Veteran status in the realm of sports is not given, it's earned. One doesn't just have the experience because of the talent. They must see the live reps to transition what they've learned in the film room to the field.
South Carolina quarterback Zeb Noland has seen plenty of film. He's also seen his fair share of reps.
The Gamecocks (4-3, 1-3 SEC) needed help in a 21-20 victory over Vanderbilt last Saturday. Starter Luke Doty suffered a season-ending foot injury, leading coach Shane Beamer to call on the Noland as the closer.
Noland balled out. He went 5 of 8 passing for 75 yards, connecting with receiver Xavier Legette to take the lead late. With Doty's season over, it's Noland's team the remainder of the season.
“He has maturity and the experience of not getting affected by things, and he understands how to approach and prepare for a (game),” A&M coach Jimbo Fisher said. “He came off the bench last week and led them to victory when they were struggling on offense and hadn’t scored a lot of points."
Noland's garnered the respect of Fisher and Beamer due to his ability to win. It's almost as if he's an extra coach in the huddle, helping his offense find stability.
The reason? Well, he was one. Following Noland's final season at North Dakota State, Beamer brought him to Columbia as a graduate assistant. Doty was set to start the season before suffering an injury in during fall camp.
Noland, 24, still had one year of eligibility remaining following the NCAA granting all football players an extra year because of the COVID-19 pandemic. After sitting the bench at Iowa State and NDSU, Noland trotted out Week 1 against Eastern Illinois.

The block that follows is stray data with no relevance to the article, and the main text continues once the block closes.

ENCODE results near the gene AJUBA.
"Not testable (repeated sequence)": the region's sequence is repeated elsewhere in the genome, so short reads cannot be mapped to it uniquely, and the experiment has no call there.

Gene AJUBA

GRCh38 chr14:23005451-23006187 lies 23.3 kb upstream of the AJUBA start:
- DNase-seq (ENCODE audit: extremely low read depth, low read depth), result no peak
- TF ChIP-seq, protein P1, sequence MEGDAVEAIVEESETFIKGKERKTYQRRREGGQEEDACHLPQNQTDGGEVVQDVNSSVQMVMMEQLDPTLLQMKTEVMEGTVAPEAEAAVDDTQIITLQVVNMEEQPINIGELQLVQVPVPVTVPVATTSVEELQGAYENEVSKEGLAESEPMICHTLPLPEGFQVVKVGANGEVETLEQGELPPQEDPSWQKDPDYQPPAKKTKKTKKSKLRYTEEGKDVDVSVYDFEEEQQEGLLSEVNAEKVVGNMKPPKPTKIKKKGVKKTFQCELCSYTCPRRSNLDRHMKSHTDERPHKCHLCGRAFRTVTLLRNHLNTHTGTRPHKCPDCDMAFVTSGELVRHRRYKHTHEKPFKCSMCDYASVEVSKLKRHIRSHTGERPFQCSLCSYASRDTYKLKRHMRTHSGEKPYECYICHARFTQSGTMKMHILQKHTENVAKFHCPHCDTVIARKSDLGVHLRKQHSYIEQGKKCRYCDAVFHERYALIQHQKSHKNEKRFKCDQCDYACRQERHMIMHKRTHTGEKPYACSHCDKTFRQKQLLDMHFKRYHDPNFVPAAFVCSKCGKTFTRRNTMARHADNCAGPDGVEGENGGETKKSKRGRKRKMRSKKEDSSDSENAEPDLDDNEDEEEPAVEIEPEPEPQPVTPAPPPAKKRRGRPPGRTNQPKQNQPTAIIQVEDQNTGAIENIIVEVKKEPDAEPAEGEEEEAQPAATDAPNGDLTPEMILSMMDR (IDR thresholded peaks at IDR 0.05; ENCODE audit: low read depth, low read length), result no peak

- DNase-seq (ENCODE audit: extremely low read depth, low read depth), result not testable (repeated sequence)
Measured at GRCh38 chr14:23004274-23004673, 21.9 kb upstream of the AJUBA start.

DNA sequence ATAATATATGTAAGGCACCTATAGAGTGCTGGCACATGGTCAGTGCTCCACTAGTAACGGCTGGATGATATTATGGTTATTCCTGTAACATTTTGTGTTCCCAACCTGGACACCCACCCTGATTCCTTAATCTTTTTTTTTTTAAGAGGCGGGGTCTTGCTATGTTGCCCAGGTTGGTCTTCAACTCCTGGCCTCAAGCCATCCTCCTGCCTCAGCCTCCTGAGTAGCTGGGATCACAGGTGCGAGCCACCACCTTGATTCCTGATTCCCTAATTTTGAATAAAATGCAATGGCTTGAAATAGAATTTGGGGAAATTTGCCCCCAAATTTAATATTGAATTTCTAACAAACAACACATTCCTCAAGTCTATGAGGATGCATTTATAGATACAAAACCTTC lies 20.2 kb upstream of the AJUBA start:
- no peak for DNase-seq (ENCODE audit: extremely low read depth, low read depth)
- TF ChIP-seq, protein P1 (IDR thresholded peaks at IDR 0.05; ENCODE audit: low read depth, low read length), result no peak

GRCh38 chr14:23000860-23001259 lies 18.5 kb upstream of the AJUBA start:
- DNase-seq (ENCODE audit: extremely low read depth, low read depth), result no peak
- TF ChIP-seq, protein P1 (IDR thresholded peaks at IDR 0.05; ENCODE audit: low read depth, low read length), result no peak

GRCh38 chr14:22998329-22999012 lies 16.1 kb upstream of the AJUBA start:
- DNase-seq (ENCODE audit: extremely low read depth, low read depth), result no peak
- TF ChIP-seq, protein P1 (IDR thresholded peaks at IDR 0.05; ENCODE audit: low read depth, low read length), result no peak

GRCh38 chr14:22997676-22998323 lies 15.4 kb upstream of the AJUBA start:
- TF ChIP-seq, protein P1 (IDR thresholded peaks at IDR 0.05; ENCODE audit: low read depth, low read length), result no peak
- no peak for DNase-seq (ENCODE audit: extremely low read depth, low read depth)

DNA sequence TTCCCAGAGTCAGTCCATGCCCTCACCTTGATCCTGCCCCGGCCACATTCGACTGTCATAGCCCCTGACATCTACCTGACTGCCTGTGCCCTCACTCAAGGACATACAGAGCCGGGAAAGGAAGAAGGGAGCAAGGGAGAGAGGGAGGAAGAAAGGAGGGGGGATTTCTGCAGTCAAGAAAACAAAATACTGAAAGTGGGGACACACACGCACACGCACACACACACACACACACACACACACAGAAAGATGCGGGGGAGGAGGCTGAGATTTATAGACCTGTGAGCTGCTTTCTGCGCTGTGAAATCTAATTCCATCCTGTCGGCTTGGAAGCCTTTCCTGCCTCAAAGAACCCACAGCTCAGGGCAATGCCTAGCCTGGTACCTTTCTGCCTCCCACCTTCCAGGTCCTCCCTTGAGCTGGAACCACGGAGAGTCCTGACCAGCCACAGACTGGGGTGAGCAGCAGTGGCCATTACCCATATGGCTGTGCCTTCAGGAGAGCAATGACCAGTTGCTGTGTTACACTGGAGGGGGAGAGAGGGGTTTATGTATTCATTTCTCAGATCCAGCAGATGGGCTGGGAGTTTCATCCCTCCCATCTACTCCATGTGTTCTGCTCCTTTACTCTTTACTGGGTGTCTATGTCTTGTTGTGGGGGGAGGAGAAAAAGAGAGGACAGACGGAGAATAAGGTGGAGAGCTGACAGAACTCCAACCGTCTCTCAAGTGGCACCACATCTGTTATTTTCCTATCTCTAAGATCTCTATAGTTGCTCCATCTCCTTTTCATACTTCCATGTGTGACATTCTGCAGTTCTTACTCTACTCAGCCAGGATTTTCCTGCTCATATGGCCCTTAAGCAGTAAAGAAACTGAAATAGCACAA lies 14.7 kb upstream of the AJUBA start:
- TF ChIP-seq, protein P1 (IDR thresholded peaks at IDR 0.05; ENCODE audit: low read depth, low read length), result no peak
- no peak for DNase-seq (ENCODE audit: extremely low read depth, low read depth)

In four games, Noland has been a constant commanding Beamer's offense. He has a completion rate of 58.2 percent and six touchdowns against one interception.
“He (had) played in a college football game a hell of a lot more recently than anybody on our team,” Beamer said. “Is it a little bit unique? Yes, but it wasn’t like he played a few years ago.”
Unlike his teammates, Noland was still playing while spring ball began at Williams-Brice Stadium. The FCS elected to move its season from the fall to the spring due to the pandemic, giving players a chance to either opt-out for the NFL Draft or play a shortened year.
Noland, who was the team's backup for future No. 3 pick Trey Lance, started the first six games of the season before being benched. The Bison would go on to lose in the FCS quarterfinals against eventual 2021 champion Sam Houston State.
He's now two wins away from helping the Gamecocks become bowl eligible for the first time since 2018.
Noland is a college football feel-good story. The No 17 Aggies (5-2, 2-2) cannot allow that to affect the outcome of Saturday's game. A&M is riding high following its two-game win streak over then-No. 1 Alabama and Missouri.
A victory would guarantee that A&M would be bowl eligible for the 13th consecutive season. It also would keep them on pace to finish high in the SEC West and earn a better bowl bid.
Noland still thinks like a coach. He's already self-scouted the film on Alabama's Bryce Young against A&M's front seven. He's also seen the success of Mississippi State's Will Rogers, who threw for more than 400 yards and three touchdowns in 26-22 upset over A&M.
The best answer is for Noland to play his game. The logical one for beating the Aggies likely falls somewhere in the middle of playing like Rogers and Young.
“Just go 1-0 in your daily duties,” Noland said Wednesday. “That’s really my only goal every day.”
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